ArtsAutosBooksBusinessEducationEntertainmentFamilyFashionFoodGamesGenderHealthHolidaysHomeHubPagesPersonal FinancePetsPoliticsReligionSportsTechnologyTravel
  • »
  • Pets and Animals»
  • Dogs & Dog Breeds

Akita's and the Insurance Black List

Updated on December 19, 2013
My Dog Casanova
My Dog Casanova

Akita History

The Akita is a large dog of Japan. This dog was used as a hunter, guard, herding, and fighting dog. The Akita’s were introduced to the U.S. by serviceman returning from Japan after World War II.

This breed of dog is highly intelligent and unswervingly tenacious. Centuries ago, the Akita was owned only by the Shogun, the imperial leaders of the century. This dog was used to track large game and hold it at bay until the hunters arrived to make the kill. Some of the types of pray included antelope, elk, boar and bear.

The Akita has keen senses of smell, sight and hearing, making it a remarkable guard dog.

One of the most famous Akita’s as the story of Hachi-Ko, one of the most revered Japanese Akita’s of all time. Hachi-Ko was known because; everyday the Professor would commute to work on the train. Hachi-Ko would accompany his master to the station each morning and meet him and accompany him home each night.

One day he waited for his master’s at the train but his owner died at work. Hachi-Ko continued to wait for his master’s return. He traveled to and from the station each day for the next nine years. He allowed his owners relatives to care for him, but he never gave up his vigil at the station for his master. His vigil became world renowned, and shortly after his death, a bronze statue was erected at the train station in his honor.

Then, in 1931, the Akita was officially declared a Japanese National Monument.

In 1937 of Helen Keller in Japan, was presented with the first two Akita’s to enter the United States.

Akita's Personality/Tempermint

The Akita’s Strong and imposing figures, their appearance alone can act as a deterrent to people with ill intent. Affectionate and loving with their families, Akita’s can be a rewarding companion, but they have a strong will and a complex personality that can make them a challenge to train. While they do not bark much and are a clean housemate, they can be dominant and strong willed. Akita are not ideal pets for the first-time dog owner.

Akita’s are a challenge to train, as they are strong-willed and dominant. They are not for the timid or inconsistent leader. Strength and confidence are the key to working with this breed, as they can sense a pushover from a mile away. They will make their trainer prove themselves as the leader before accepting commands.

Originally bred as protectors, Akita’s are instinctively wary of strangers. Early socialization is a must, so that the Akita can learn what is “normal” behavior from a stranger and what is “abnormal” behavior. They must know the difference between a friendly visitor and an unwelcome stranger, or they will generalize all strangers as bad.

Aggression toward other animals is the biggest issue with an Akita. They do not give any signs of distress before they attack, so they may be playing well one minute, but then seemingly turn on a time if pushed too far. Akita’s should be the only pet in the house to prevent aggressive and potentially violent attacks.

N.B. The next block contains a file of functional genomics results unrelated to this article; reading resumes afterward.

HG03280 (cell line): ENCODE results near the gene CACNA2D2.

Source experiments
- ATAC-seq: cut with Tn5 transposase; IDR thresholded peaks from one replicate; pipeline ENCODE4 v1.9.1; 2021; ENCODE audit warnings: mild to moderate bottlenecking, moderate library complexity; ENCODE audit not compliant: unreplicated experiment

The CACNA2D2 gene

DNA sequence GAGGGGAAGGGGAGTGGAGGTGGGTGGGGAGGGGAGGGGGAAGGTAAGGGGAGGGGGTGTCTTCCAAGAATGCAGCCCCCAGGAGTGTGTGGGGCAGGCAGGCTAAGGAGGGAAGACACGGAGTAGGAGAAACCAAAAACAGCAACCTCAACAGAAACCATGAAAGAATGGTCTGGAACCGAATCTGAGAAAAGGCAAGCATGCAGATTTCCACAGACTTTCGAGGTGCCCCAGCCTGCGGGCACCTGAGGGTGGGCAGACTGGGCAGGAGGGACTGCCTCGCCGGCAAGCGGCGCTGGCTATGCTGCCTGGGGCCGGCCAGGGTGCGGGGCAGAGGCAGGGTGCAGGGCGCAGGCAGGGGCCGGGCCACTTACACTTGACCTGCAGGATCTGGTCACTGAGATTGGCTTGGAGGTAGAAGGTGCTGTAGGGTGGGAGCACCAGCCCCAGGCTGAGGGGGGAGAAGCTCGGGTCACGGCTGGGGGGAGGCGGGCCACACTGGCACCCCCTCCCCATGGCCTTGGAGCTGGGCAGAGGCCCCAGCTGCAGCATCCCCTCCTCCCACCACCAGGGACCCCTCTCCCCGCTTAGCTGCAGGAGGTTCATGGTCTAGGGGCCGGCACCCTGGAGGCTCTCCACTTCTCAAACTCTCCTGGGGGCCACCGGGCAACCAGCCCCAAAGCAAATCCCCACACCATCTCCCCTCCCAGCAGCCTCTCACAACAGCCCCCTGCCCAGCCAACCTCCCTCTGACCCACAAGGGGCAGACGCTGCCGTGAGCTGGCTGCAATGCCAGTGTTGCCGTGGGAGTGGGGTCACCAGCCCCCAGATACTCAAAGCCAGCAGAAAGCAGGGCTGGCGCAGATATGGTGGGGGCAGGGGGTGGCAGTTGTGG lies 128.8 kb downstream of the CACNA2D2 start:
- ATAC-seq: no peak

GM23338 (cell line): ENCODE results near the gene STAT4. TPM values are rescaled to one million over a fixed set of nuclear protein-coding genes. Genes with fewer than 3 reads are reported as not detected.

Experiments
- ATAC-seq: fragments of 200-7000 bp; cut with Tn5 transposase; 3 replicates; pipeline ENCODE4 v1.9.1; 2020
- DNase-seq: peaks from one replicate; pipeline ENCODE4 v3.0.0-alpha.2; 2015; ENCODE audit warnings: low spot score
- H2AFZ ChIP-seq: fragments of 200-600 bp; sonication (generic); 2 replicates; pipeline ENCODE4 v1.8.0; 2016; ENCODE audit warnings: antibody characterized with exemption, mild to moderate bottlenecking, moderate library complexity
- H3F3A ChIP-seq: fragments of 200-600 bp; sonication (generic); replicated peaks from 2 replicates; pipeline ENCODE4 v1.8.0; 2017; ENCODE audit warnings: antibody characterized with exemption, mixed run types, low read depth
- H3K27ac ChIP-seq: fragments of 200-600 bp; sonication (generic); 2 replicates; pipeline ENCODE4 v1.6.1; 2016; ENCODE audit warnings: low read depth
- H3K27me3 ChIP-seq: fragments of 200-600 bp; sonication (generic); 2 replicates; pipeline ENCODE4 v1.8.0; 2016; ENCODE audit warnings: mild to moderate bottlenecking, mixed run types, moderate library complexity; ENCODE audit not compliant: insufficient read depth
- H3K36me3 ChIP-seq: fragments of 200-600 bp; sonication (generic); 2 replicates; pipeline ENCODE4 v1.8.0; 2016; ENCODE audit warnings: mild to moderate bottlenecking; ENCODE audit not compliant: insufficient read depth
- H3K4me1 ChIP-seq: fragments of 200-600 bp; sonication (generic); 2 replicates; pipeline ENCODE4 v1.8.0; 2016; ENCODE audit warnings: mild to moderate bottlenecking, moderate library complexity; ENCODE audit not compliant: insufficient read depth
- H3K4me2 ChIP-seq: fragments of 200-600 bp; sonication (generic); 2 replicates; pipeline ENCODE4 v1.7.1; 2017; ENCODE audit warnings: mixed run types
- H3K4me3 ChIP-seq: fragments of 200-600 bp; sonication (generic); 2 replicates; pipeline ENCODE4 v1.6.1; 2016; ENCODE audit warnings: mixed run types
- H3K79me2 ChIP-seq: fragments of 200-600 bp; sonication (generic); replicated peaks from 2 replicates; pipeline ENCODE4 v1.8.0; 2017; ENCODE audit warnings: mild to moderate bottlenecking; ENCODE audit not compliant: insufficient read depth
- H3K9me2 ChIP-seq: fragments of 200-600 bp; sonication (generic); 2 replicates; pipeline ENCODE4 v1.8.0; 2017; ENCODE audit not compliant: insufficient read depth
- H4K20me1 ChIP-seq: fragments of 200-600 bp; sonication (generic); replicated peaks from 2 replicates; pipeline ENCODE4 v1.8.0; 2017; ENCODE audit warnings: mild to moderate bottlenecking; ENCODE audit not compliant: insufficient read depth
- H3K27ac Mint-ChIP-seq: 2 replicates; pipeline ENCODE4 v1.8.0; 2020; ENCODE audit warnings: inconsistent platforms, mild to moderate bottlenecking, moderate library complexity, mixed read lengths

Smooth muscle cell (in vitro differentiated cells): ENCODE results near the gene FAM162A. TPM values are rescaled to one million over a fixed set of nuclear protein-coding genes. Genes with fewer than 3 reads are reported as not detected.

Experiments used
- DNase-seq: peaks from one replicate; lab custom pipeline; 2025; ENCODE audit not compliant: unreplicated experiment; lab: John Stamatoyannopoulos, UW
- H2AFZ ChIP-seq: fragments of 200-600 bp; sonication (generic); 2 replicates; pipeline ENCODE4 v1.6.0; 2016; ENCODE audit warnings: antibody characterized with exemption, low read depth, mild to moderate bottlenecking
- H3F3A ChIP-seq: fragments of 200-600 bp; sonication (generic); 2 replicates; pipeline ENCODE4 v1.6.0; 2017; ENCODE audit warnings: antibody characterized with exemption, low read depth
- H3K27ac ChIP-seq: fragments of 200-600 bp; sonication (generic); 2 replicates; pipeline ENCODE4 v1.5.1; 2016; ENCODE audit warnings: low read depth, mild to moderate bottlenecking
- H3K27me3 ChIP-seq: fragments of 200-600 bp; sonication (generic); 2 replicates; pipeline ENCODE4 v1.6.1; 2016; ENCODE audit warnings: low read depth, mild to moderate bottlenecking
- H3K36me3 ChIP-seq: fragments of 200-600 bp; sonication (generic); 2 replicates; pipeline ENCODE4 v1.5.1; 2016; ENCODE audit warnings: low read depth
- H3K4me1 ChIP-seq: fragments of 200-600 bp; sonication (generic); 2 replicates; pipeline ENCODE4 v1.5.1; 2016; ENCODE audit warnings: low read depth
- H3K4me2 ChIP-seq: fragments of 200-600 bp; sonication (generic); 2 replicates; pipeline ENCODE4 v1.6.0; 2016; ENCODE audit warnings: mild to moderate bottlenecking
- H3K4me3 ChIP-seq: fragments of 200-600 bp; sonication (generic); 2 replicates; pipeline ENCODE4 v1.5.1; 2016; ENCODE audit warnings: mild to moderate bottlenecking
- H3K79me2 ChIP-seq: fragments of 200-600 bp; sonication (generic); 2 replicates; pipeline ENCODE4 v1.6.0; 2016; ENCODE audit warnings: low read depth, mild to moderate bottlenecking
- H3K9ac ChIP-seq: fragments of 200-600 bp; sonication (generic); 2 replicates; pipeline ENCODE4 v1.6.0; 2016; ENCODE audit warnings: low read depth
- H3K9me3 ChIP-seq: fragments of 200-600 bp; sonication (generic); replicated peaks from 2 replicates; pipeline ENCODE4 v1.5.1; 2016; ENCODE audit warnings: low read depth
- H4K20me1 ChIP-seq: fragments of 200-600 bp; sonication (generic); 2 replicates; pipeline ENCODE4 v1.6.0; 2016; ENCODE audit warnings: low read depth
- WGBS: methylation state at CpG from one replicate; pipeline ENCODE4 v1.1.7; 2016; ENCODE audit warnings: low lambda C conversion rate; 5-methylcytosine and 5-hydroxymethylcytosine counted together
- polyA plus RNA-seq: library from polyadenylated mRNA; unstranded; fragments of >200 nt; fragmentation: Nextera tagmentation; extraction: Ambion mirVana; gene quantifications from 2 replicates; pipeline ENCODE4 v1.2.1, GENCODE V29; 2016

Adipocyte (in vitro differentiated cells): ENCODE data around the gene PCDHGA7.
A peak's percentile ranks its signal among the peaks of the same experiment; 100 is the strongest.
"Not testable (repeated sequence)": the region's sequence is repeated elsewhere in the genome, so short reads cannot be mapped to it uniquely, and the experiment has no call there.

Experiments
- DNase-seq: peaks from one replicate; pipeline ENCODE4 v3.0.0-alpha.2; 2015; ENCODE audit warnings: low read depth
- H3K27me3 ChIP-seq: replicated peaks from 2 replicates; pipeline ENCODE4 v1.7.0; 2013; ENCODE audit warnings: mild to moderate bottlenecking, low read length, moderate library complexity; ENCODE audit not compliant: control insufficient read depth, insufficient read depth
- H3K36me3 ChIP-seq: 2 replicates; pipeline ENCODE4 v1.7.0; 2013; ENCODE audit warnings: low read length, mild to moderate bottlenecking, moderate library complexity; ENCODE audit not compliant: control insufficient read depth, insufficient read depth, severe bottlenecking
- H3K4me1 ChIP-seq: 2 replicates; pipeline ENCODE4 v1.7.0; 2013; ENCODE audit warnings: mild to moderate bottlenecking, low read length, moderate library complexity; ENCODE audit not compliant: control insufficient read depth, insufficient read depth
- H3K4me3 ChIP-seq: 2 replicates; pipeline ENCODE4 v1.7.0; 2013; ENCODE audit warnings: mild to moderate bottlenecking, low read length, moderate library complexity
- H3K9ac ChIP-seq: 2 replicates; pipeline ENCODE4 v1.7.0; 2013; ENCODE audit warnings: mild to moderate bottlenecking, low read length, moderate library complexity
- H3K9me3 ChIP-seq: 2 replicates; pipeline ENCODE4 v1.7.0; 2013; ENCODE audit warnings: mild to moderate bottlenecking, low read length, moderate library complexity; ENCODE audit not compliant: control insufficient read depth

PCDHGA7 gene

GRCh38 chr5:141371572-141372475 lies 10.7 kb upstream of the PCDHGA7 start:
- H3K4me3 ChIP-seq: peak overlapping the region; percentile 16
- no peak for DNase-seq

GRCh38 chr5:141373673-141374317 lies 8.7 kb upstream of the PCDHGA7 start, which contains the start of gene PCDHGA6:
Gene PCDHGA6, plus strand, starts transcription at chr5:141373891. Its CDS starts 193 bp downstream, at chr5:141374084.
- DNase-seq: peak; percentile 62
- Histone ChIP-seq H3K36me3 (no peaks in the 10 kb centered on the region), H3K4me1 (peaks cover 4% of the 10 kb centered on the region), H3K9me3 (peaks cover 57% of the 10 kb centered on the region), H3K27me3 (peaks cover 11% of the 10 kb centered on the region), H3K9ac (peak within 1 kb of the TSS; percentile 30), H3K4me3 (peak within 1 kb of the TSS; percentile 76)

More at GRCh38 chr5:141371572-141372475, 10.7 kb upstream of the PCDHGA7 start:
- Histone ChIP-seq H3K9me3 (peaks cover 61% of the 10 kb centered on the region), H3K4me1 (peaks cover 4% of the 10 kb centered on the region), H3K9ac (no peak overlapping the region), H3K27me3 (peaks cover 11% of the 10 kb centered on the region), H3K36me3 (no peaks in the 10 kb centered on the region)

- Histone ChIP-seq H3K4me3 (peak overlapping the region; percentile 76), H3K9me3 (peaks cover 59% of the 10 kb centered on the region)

Food aggression is also common among Akita’s. Children should be taught never, ever to approach an Akita while eating or chewing a bone.

Akita’s do not bark. They are known in the dog world as the “strong, silent type.”

Black Listed

Akita’s and many other dogs are black listed by insurance companies. As I mentioned to my insurance agent, I would think the insurance company would like I have an Akita because no one will rob me. But that did not go over very well. Due to the high cost of dog bite liability claims, some insurance companies have blacklisted certain breeds. In this case, “blacklisting,” means that insurance providers refuse to cover to homeowners and renters who live with dogs of a specific breed.

While there might not be an industry-wide “blacklist” of breeds, it’s best to check with your agent before you buy certain dog breeds.— the list could include:

• Pit bulls

• Rottweiler’s

• Chow chows

• German shepherds

• Siberian huskies

• Alaskan malamutes

• Doberman pinschers

Presa Canario bulldogs

• Great Danes

• Boxers

• Akita’s

. Wolf-hybrids

I love my Akita, he is so smart and independent perfect breed for my personality.


    0 of 8192 characters used
    Post Comment

    • Justice12 profile image

      Cheryl Gianfrancesco 4 years ago from New York

      sorry for the delay in responding. There is insurance for your dogs. A liability policy if you will. I looked into it myself and its very expensive. I have been told to just tell the insurance company its a mix breed and not full blooded. I have not gone that route myself. Most people do not tell their insurance companies what type of dogs they have, or that they have a dog. My insurance company required a 6 foot fence and signs posted. I would not trade Casanova for anything in the world. I hope everything worked out for you.

    • profile image

      uninsured 5 years ago